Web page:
Loyal readers may recall my shipboard foray into oreo science two years ago, in which I learned that the ship’s mini-pack oreos were way smaller than the regular oreos I’d bought on shore. A follow-up experiment with Ritz crackers showed that the ship’s crackers were bigger – but, like the ship’s oreos, tasted worse – than the ones I’d brought with me.
My mom contributed to the spread of snack food science by bringing back a packet of oreos from Spain this fall. In the interests of science, I had to buy oreos at CVS – and then not eat them all before I got around to making a comparison. (Curse those tasty cookies.)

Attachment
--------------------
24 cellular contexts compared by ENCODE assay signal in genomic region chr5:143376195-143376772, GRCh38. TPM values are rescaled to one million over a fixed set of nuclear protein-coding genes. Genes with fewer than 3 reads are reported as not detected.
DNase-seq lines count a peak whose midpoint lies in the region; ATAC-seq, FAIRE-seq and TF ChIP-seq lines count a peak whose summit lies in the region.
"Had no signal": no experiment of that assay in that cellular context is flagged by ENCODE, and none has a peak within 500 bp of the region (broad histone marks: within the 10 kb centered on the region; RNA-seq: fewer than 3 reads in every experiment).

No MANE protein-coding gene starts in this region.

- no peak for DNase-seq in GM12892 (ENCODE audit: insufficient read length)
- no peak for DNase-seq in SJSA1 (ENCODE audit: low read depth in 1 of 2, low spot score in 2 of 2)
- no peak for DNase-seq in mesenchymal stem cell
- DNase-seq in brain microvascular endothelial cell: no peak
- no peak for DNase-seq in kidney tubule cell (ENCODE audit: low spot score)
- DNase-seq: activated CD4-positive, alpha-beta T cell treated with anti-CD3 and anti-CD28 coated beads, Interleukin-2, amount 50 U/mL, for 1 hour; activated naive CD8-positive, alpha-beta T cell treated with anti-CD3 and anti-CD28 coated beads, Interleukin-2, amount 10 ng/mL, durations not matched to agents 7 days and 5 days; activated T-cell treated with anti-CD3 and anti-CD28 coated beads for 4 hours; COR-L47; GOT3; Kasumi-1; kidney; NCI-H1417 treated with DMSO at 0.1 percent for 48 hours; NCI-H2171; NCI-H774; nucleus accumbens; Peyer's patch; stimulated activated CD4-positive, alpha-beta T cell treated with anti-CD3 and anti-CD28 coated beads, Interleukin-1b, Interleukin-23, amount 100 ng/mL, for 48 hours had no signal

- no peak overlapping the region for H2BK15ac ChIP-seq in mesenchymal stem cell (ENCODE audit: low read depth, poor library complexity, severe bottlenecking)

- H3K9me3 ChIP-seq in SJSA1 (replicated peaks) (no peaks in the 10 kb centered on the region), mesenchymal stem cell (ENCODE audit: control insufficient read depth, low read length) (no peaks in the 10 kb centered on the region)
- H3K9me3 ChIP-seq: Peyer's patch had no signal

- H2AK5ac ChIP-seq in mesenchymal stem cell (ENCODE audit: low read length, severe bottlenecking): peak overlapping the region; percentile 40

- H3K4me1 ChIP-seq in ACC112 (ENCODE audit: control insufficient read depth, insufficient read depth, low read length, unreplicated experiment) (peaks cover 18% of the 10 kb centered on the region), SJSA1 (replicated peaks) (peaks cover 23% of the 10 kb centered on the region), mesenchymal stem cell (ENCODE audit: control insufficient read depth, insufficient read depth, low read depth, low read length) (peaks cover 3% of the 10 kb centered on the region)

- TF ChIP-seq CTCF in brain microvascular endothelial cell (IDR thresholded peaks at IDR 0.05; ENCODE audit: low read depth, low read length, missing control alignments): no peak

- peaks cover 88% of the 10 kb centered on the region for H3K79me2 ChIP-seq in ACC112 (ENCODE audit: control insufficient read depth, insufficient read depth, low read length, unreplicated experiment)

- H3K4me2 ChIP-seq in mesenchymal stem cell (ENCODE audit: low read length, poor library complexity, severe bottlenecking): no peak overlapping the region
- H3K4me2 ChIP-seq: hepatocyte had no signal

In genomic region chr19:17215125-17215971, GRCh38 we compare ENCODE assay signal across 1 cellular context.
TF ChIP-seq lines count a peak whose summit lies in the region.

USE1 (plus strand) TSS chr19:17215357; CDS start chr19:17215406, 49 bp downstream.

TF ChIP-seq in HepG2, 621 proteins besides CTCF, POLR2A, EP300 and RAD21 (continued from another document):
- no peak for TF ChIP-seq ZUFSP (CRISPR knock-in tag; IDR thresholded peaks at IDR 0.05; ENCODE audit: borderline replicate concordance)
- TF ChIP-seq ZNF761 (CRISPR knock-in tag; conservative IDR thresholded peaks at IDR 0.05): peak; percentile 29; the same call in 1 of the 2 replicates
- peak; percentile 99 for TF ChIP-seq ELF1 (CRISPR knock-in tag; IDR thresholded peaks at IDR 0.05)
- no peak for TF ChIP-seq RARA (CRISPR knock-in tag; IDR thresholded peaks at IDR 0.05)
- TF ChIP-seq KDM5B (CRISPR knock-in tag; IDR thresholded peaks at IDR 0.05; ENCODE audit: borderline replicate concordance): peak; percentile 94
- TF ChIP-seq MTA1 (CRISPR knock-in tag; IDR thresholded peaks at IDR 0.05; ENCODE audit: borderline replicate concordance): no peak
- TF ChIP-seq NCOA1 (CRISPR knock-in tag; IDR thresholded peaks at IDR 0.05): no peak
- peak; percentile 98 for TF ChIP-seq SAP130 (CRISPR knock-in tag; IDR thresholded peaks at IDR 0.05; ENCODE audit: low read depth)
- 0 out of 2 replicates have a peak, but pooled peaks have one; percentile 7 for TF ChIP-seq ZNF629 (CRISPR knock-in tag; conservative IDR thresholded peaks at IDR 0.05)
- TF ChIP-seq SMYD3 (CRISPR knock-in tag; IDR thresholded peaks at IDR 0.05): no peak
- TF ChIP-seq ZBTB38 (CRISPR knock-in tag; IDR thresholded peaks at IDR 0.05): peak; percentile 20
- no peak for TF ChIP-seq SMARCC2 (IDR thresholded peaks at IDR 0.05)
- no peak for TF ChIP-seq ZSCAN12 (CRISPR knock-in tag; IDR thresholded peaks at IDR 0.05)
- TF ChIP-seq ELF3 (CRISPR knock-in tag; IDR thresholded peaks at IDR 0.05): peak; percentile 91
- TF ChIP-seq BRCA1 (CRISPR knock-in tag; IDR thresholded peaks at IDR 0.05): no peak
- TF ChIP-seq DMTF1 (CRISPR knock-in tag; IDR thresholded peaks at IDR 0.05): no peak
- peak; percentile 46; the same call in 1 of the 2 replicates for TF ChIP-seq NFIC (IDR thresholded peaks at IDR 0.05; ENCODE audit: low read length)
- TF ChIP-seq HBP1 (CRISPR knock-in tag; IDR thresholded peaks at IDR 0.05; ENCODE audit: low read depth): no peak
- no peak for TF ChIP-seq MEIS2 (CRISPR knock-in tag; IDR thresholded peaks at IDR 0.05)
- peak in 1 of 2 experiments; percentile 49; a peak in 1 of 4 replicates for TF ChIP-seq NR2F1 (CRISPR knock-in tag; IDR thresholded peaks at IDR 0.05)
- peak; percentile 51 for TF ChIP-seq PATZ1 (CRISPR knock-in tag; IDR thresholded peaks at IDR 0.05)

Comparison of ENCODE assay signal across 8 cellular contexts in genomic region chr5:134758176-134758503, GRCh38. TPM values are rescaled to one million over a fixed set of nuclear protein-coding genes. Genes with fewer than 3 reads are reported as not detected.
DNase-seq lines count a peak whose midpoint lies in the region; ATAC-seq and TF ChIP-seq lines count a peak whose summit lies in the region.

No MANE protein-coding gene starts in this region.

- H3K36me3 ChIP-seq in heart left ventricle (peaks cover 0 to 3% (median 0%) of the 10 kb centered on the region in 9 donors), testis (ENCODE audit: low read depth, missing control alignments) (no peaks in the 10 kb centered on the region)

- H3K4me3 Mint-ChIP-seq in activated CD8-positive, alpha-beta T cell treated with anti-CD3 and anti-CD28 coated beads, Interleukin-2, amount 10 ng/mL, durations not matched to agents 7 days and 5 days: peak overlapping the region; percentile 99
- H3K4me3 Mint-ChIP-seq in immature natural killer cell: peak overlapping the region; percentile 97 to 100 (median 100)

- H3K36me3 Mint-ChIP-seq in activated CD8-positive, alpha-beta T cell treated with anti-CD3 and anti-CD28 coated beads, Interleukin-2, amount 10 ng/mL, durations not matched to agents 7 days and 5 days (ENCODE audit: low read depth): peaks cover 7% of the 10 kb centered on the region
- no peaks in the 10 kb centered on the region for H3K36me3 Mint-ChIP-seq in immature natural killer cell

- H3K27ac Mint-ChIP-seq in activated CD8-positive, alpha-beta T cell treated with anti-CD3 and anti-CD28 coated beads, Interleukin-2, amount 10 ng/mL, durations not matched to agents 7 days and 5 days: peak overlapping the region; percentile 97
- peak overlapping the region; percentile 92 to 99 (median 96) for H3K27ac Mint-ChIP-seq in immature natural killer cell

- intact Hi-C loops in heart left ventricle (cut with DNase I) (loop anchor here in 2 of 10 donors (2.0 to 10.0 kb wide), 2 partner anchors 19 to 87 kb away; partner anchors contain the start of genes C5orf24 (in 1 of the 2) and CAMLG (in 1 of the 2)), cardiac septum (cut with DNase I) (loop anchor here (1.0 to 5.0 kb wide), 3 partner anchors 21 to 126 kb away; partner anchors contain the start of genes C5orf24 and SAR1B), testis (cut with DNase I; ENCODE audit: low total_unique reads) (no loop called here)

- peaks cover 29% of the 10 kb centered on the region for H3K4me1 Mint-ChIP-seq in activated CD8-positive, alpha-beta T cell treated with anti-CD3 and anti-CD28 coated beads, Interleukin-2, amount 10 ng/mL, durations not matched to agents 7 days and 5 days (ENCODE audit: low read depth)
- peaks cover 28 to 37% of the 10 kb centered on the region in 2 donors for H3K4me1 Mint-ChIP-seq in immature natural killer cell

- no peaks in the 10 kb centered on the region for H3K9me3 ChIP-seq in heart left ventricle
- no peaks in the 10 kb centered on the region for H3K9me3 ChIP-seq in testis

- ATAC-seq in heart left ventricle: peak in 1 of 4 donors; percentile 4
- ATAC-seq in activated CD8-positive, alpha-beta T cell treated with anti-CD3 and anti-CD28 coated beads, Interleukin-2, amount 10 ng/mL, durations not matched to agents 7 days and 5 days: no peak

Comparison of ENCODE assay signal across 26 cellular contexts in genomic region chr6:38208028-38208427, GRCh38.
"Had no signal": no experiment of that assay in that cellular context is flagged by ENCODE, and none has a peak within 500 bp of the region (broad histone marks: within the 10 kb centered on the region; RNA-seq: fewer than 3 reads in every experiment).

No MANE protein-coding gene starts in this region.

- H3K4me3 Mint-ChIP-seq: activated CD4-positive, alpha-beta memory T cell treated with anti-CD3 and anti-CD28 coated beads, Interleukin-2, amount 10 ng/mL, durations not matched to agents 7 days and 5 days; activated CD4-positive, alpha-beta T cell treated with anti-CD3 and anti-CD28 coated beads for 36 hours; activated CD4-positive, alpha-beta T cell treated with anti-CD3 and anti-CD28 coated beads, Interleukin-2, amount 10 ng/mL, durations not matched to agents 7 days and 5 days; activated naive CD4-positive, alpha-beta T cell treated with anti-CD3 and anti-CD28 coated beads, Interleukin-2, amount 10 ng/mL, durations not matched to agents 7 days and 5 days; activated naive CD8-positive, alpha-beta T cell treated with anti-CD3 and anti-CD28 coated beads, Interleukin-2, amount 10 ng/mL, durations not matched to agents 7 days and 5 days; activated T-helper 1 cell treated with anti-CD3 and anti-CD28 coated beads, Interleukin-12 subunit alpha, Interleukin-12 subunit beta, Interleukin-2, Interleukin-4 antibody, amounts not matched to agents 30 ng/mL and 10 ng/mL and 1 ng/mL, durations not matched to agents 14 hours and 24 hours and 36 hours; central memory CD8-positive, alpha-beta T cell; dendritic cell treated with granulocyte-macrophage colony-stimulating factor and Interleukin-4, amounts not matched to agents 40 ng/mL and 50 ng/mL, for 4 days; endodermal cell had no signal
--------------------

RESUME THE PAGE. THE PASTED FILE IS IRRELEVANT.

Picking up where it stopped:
On the left, the American oreo; on the right, the Spanish one.
It’s easier to tell in person, but the American one is definitely bigger, although it’s not as big a size difference as ship vs shore oreos. The American one is also a slightly lighter shade of brown. The Spanish ones are a bit more squished, but that could be because the packet sunbathed in my kitchen for a couple of months before I got around to opening it for this experiment. And the American ones taste better. That’s probably thanks to some ingredient that the EU doesn’t allow.
Here’s a side view where you can see the difference in height:
And there you go. Oreo science.